It has been brought to my attention that Connecticut State Grange pays $1.00 assessment per year per member to National Grange to help fund the National Convention. This helps cover the cost of the convention in regions that are not as financially able to cover the costs by spreading the cost out. A committee has been appointed to study options for cutting the cost of our State Session. In talking to the Presidents of the other states, their conventions take various forms, some meeting in hotels as we do and some in other less costly venues. The different conventions also vary in length. All these things will be studied so that we can change our Session to best fit our needs. We also have a fundraising committee to investigate larger scale fundraising to cut the State grange budget deficit.

With many Granges getting sizeable grants to fund various repairs and improvements to halls, the topic of Grange income has come up because of how it affects the 990- N e-Postcard filing. A Grange must average $50,000.00 or less over three years to file the 990-N e-Postcard. If your average is greater, your Grange will need to file the long form 990 tax return. While the State Secretary files the 990-N e-Postcards for Granges, he WILL NOT file the long form tax return for your Grange. You must do that yourselves if necessary.

The keys and ciphers for the Annual Word will only be distributed after the appropriate quarterly reports are filed by Grange Secretaries. So, get those reports in promptly. Once secretary handbooks are distributed to Granges, State Secretary Todd Gelineau will be planning Schools of Instruction for secretaries as these are integral to educating all on proper procedures.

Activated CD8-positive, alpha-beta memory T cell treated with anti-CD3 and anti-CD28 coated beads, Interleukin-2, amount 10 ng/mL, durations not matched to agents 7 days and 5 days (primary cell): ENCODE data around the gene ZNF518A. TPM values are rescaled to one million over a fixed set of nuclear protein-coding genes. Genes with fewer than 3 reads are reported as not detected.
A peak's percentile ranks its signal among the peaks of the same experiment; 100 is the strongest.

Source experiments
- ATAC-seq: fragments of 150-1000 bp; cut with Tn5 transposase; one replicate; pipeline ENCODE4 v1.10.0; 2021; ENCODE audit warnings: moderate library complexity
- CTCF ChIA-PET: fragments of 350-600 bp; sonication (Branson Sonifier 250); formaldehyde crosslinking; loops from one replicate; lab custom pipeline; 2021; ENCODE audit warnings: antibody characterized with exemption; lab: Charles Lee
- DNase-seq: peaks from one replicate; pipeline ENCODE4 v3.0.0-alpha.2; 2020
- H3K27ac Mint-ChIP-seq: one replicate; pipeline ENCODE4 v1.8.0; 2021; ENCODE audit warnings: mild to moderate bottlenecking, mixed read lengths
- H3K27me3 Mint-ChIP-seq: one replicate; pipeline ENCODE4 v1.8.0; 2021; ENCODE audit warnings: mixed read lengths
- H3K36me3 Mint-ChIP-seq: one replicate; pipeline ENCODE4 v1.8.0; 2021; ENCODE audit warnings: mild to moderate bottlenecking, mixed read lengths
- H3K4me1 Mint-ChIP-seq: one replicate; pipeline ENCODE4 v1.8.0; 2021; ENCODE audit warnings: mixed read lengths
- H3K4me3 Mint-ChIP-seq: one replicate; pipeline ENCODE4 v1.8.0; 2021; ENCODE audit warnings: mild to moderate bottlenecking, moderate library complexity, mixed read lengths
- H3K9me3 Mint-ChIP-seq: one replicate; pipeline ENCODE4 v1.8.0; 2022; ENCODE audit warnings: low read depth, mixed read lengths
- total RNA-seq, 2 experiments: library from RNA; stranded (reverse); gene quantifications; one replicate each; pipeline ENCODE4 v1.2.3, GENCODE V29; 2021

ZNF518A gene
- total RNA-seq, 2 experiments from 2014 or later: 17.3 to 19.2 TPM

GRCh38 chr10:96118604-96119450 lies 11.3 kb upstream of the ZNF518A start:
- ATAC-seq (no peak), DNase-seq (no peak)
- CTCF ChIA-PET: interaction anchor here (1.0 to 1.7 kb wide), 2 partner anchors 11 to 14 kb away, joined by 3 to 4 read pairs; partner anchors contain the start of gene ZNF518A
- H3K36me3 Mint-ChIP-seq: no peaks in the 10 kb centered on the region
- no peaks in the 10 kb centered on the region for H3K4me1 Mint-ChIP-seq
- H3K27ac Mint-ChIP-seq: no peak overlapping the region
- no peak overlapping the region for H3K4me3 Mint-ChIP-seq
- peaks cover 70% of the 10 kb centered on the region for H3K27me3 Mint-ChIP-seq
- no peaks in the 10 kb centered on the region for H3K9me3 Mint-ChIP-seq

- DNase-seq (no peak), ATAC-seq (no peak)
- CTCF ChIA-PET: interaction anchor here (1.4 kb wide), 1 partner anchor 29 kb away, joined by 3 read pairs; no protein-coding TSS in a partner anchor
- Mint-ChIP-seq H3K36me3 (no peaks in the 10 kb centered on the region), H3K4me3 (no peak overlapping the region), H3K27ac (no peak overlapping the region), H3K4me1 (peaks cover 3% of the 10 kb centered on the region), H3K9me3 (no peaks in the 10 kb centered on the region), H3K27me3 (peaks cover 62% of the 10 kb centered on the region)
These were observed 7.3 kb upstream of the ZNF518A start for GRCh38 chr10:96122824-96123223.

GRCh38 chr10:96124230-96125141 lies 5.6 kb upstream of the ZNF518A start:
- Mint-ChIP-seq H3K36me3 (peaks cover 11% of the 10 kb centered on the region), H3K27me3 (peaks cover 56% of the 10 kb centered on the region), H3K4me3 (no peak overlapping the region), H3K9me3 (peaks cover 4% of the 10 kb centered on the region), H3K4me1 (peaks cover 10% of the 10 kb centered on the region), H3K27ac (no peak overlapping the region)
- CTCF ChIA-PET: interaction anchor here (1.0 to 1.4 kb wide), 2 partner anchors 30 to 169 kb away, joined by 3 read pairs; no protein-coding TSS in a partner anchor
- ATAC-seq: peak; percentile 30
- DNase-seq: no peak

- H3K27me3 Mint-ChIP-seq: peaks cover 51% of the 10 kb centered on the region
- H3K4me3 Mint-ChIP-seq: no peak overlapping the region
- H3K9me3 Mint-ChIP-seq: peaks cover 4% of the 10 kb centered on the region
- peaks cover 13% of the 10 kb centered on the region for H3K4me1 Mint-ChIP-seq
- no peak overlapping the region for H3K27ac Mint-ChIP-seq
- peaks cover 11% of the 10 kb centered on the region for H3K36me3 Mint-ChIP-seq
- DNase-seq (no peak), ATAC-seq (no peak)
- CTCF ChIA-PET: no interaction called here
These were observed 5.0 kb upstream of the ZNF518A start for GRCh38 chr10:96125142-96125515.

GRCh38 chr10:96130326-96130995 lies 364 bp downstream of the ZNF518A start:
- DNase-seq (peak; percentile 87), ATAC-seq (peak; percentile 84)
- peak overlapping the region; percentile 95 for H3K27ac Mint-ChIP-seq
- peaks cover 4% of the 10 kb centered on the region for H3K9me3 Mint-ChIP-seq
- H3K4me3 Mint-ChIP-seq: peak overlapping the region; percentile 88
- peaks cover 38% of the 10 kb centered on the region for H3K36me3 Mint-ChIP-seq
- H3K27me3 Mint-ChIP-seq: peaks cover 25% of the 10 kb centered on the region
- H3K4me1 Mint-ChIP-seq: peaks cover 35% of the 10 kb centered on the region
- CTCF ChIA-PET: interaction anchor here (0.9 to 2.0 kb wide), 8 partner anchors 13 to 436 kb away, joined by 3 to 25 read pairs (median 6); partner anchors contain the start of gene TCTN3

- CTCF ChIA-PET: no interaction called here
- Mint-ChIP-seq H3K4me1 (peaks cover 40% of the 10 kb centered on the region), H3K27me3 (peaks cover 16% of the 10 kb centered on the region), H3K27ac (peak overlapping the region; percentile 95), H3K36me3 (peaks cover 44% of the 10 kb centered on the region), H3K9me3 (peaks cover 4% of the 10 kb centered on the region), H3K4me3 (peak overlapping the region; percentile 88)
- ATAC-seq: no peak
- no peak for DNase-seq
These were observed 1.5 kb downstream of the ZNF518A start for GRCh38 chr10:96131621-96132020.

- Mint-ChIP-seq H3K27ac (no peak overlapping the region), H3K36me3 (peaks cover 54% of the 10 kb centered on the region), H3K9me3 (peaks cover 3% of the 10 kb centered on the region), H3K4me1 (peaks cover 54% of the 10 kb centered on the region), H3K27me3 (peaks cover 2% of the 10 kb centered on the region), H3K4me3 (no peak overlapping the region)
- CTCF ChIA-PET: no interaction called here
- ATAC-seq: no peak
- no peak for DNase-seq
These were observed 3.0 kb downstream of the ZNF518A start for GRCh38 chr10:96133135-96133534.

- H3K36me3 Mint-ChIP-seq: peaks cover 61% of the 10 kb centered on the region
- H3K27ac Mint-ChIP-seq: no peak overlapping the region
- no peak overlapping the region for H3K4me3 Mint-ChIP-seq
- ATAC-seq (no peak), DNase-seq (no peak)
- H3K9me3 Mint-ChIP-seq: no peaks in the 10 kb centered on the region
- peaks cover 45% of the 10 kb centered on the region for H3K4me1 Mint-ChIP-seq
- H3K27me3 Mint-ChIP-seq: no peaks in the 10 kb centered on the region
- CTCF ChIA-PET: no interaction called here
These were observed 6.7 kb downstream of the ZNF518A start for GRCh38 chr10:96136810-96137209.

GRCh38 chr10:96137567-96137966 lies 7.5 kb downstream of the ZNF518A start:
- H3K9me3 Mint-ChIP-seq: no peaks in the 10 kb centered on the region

Plan to attend.

State Lecturer Dave Roberts has planned the Northeastern Lecturer’s Conference for June 21-23 at the Holiday Inn in Norwich. This is a great event for all (not just lecturers) interested in Grange to attend. You can garner new ideas for programs and events for your Grange to put on. It’s always good to see how things are done elsewhere. Like all Grange conferences, the fellowship and networking are fantastic. You will make new friends and see old ones too.

The National Grange Presidents Conference will be held February 16-18 at the Sun-N-Sand Resort in Myrtle Beach, South Carolina. Maggie and I will be driving down and hope to get much out of this event. I will be reporting on it later. The Ag Day at the Capitol program is coming up fast as well. That will take place in March. We will have representatives at that as well. Our Agriculture Committee has had some turnover and change. Thanks to Irene Percoski for serving as she has stepped down. We have new leadership on that committee. Kristin Donihee will be Chair with the help of her two daughters. New contests and programs have been formulated.

As we continue through the winter, reflect back on the Fourth Degree and think of the farm in winter wherein we look over the past year and what we have accomplished and plan for the new year in your homes and lives, and in your Granges.